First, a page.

Members in the Media
From: The Seattle Times

A Cough, and Our Hearts Stop: Coping With Coronavirus Anxiety and Fear

We are you. We are mothers, daughters, students and teachers. Yet we are also clinical psychologists who spend our days researching and treating pathological anxiety and fear. With the near constant news of the spreading coronavirus and fatalities, our personal and professional identities have dramatically collided, forcing us to consciously live consistent with the scientific principles we know well.

In Seattle’s elevated threat environment, anxiety processes are playing out in our daily lives. A colleague coughing during a faculty meeting captures our attention within seconds and sends our thoughts racing: “Don’t you know there are vulnerable people here?” to “Is this meeting really that important?” This is classic attentional bias to threat, where our brain’s danger system directs attention to any potential threats. Rational and irrational threats are now everywhere, from our well-used office doorknob, a crowded ramen noodle house, to a kindly neighbor shaking an older parent’s hand. Our news media runs constant BREAKING NEWS alerts, promising to provide “facts not fear” or help to “plan not panic.” As experts, we know this coverage amps up anxiety; yet, we watch, too.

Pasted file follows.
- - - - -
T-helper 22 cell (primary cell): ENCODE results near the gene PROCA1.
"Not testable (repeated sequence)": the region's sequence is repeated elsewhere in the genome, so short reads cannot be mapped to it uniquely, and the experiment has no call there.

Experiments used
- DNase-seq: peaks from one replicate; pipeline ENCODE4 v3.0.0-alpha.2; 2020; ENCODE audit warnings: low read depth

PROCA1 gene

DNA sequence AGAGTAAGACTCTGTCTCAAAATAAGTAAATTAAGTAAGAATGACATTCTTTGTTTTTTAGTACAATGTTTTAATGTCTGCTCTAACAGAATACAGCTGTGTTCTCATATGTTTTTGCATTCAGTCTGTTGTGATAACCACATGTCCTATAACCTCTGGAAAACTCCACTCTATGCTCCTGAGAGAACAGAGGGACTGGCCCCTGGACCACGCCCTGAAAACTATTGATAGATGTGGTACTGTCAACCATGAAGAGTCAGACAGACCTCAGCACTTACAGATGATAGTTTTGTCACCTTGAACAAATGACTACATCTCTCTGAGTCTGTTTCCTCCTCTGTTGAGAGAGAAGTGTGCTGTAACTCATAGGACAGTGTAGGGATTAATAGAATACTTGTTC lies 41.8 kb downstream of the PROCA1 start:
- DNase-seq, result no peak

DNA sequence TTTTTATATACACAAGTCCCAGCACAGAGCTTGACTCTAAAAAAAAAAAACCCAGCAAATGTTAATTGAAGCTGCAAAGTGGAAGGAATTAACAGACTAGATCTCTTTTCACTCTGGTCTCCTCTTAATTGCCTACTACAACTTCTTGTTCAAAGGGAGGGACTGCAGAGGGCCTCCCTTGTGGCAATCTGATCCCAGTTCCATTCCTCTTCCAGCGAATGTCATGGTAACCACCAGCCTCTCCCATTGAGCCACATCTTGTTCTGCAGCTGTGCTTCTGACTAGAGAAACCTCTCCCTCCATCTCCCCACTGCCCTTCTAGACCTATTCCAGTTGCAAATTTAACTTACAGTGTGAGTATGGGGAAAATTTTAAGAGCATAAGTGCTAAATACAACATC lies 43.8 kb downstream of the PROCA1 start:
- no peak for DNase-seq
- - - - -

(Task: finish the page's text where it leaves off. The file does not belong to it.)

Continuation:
Anxiety and fear have survival value: to prepare and protect. So, what else can we do to not let COVID-19 fears go from helpful to harmful? Or lead us to carelessness or complacency? Tools from evidence-based psychotherapy highlight key principles. Notice unhelpful thoughts and behaviors. Stewing about your co-worker’s cough may lead to positive office changes; however, if it continues, ask yourself, “Is this useful?” Worry that leads to active problem-solving or adaptive coping is helpful. Worry that leads to more worry is not. Build in ways to curb your time engaging in unhelpful worry. Make your news-media consumption intentional; restrict your time and sources each day. Increase activities that bring relaxation and happiness. Use the time you spent commuting to read, exercise, or do some other pleasant activity.

Read the whole story (subscription may be required): The Seattle Times

More of our Members in the Media >

APS regularly opens certain online articles for discussion on our website. Effective February 2021, you must be a logged-in APS member to post comments. By posting a comment, you agree to our Community Guidelines and the display of your profile information, including your name and affiliation. Any opinions, findings, conclusions, or recommendations present in article comments are those of the writers and do not necessarily reflect the views of APS or the article’s author. For more information, please see our Community Guidelines.

Please login with your APS account to comment.